Leadership, Performance Enablers, People and Culture ultimately determine the Performance Outcome. The successful collaboration of these factors establish the final piece, and are found in every form of successful high performing businesses, medical centres, military cohorts and sports teams. Maintenance of these factors is essential for sustaining high performance. Retaining, retraining and nurturing athletes will allow them to achieve a simple and successful transition to life outside of sport. Those talented enough, those who work hard enough, and those who are looked after holistically will be successful.
So what does it take to PERFORM?
Even if you think you have it together, I guarantee there’s something missing – you just haven’t thought about it yet.
Maximise capacity, adapt learning and communicate, follow these 4 tips.
- Lead for influence
- Ensure you have the performance tools to enable you to efficiently operate
- Surround yourself with the right people
- Recognise that no individual is more important than the whole
– even if you think you can, you will not be able to do it alone.
Beyond the Athlete
The Athlete Afterlife
High competitive drive and prowess create results, both of which are shown within the higher positions of sport and business environments. For sports performers, the dedication to vision and challenge throughout a career will be embedded within future actions towards projects in later life.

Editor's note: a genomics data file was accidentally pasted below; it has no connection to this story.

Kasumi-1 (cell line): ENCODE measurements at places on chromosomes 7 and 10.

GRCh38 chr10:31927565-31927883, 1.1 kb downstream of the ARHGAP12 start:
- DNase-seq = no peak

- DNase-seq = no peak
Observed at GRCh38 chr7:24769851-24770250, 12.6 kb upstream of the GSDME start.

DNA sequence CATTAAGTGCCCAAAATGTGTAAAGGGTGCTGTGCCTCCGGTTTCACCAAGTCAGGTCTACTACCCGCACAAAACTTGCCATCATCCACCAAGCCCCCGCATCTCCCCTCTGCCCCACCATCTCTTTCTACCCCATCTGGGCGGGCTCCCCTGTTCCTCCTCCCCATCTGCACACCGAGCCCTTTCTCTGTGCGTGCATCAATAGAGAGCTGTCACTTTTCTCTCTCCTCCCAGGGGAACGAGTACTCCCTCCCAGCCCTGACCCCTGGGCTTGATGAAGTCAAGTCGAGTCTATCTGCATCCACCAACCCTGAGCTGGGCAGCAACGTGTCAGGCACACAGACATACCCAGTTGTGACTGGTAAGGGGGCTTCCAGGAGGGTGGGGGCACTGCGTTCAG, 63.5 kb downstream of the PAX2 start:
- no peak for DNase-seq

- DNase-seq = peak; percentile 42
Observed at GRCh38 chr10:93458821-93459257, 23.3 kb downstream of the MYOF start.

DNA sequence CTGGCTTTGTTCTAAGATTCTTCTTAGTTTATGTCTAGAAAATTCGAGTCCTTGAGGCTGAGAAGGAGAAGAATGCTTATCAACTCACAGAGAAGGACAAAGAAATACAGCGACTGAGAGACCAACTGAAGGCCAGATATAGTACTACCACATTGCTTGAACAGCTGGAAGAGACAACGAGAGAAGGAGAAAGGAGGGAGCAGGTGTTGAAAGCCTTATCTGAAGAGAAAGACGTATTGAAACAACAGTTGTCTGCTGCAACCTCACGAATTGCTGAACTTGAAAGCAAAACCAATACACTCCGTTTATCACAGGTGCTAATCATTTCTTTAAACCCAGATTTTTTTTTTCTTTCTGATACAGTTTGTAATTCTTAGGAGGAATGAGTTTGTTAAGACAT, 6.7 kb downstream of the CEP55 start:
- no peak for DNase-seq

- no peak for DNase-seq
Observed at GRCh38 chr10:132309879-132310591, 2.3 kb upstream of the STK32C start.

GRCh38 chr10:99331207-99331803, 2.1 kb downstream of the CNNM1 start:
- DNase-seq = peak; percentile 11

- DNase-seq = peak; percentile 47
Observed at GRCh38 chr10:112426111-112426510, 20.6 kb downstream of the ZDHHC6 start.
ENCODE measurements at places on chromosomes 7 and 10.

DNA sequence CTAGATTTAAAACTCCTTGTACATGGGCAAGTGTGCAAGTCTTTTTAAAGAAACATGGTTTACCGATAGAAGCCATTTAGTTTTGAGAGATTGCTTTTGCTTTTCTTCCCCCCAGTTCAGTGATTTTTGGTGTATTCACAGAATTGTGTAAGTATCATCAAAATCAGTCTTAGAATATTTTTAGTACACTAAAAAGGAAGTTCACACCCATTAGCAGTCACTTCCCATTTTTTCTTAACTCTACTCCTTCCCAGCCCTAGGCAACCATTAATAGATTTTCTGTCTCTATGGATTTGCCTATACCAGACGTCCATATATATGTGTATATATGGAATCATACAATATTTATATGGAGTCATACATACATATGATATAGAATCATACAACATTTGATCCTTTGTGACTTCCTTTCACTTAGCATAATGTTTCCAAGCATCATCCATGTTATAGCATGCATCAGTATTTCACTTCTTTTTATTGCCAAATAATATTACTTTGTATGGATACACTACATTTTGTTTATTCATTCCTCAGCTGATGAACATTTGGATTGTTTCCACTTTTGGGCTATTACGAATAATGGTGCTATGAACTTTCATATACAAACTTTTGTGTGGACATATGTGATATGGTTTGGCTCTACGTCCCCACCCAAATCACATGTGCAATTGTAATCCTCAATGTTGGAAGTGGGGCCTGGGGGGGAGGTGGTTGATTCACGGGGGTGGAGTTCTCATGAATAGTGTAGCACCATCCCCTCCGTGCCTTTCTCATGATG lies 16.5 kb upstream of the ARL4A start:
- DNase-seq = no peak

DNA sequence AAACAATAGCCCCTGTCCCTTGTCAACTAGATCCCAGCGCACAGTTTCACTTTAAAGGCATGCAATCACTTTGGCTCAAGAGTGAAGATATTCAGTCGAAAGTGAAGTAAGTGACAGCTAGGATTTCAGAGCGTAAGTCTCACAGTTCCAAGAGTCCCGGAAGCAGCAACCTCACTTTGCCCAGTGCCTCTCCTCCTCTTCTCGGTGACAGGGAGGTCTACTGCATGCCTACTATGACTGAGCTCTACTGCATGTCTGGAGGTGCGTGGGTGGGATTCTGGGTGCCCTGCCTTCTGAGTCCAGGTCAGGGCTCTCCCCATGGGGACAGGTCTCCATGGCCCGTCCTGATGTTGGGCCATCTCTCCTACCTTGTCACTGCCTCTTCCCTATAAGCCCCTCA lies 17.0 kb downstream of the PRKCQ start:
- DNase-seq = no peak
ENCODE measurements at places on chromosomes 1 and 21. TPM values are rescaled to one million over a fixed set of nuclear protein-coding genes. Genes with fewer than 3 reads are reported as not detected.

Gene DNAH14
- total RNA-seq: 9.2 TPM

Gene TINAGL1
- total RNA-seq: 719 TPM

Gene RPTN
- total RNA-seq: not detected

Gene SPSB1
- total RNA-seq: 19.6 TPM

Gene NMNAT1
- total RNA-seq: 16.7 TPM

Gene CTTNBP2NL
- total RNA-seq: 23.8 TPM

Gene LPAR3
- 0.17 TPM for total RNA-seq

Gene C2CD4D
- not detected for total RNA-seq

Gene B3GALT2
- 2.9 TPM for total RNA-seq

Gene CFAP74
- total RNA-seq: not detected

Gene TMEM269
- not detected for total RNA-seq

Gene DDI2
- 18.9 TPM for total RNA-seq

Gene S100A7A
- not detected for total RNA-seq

It is important for NGBs to consider performance environments holistically and educate the athletes appropriately and safely. By understanding the interrelations of each of the levels discussed in this blog will allow for opportunity to enhance the effectiveness of high quality performances, regardless of the work domain[17,18]. Research has shown this idea to highlight the High Performance Environment model, allowing athletes hidden in the shadows of their NGBs to come forward and identify the flaws in system. By creating an environment based on the points we have discussed, the correct attitudes and behaviours should create high performance.
Athletes should be more confident when applying for jobs. Their application of skill to their sport and dedication is easily repeatable in a work environment. The hard facts are most jobs require specific training and qualification. But even starting at the bottom of the ladder and applying the same attitudes and behaviours shown in sport, you can’t go far wrong.
Now, if you’ve been paying attention… You should know (1) what a high-performance environment is, (2) how to create a high-performance environment if you didn’t already have one, and (3) have a better understanding of how your capacity as an athlete and skills you have learned are easily transferable to business and other work domains.
Written by Emily Borthwick
Great Britain High jumper
Sport and Exercise Psychology MSc Student, Loughborough University